To Discipline and Enforce: Surveillance and Spectacle in State Reform of Higher Education

John F. Welsh, E. Wayne Ross, Kevin D. Vinson

Abstract


Drawing from concepts developed by the social theorists Michel Foucault and Guy Debord on the exertion of political power in contemporary society, this paper analyzes the restructuring of public higher education systems initiated by governors, legislatures and state higher education boards. The paper argues that the primary features of restructuring are (1) increased surveillance of the behaviors and attitudes of the constituents within colleges and universities by the state and (2) the spectacularization of reform by state governments. Surveillance and spectacle aim at the disciplining of individuals and enforcement of state policy and are forms of direct and ideological social control. They imply a transformation of relations between institutions and the state, particularly the subordination of the higher learning to state policy objectives.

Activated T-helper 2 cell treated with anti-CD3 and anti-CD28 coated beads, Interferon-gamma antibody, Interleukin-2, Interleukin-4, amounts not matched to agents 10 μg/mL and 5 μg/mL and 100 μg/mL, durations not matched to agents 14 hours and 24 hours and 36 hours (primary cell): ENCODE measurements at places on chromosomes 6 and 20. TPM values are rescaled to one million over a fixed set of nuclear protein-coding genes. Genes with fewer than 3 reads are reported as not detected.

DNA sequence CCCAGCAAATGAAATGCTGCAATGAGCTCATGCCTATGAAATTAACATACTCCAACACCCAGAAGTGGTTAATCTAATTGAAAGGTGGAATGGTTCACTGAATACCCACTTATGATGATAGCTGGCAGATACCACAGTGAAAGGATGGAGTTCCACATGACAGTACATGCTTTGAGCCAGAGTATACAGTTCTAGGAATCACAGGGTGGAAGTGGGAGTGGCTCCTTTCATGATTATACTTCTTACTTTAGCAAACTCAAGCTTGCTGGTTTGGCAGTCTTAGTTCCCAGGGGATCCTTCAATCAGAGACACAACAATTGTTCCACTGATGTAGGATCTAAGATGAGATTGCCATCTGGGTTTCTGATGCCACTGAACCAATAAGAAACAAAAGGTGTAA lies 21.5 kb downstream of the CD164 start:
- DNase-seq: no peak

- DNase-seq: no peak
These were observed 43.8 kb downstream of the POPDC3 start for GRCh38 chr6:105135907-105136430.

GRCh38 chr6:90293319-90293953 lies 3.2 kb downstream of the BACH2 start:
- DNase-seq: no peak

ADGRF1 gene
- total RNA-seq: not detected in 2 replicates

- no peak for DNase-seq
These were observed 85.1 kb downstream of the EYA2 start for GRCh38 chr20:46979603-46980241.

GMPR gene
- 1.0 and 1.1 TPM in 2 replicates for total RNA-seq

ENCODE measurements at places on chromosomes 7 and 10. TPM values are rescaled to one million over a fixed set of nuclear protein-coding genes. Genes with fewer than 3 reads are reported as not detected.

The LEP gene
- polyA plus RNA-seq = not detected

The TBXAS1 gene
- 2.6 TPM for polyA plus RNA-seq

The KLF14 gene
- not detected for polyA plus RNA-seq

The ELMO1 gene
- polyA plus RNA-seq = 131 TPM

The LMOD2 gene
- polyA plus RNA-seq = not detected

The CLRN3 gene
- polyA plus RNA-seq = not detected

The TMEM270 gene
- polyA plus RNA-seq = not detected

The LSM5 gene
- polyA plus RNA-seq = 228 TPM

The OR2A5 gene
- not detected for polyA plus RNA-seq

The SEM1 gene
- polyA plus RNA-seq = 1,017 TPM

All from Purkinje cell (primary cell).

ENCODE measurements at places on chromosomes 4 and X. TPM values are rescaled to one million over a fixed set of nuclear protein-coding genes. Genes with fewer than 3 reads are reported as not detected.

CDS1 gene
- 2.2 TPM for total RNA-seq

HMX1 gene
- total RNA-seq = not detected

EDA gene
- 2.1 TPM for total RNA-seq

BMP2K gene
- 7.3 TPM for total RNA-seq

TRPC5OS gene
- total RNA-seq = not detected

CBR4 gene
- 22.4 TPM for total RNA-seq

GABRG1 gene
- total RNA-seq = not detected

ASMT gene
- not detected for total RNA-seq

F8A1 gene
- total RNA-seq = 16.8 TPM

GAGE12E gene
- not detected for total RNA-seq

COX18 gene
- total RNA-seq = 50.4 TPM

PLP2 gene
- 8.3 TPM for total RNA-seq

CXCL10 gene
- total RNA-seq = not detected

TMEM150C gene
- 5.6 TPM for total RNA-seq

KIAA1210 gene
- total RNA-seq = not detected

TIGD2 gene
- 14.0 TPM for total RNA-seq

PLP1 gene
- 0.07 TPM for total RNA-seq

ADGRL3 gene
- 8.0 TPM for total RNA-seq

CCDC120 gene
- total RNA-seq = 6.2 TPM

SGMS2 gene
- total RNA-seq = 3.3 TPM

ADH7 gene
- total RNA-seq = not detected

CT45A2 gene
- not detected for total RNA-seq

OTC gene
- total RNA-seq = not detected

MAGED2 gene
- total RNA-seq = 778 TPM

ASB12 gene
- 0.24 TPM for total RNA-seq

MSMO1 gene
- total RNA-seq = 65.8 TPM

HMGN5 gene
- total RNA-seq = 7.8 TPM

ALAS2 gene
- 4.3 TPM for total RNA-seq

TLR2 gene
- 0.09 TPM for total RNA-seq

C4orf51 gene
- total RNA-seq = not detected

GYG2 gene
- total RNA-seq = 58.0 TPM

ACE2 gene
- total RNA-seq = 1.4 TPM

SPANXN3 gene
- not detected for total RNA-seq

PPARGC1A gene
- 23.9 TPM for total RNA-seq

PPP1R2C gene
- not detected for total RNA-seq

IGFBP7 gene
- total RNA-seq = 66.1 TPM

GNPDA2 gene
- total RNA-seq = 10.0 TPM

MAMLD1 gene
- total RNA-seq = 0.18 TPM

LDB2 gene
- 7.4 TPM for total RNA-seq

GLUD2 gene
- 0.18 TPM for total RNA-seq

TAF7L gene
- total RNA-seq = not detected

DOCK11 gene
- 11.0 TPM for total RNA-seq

Keywords


Postsecondary education, reform, spectacle, surveillance

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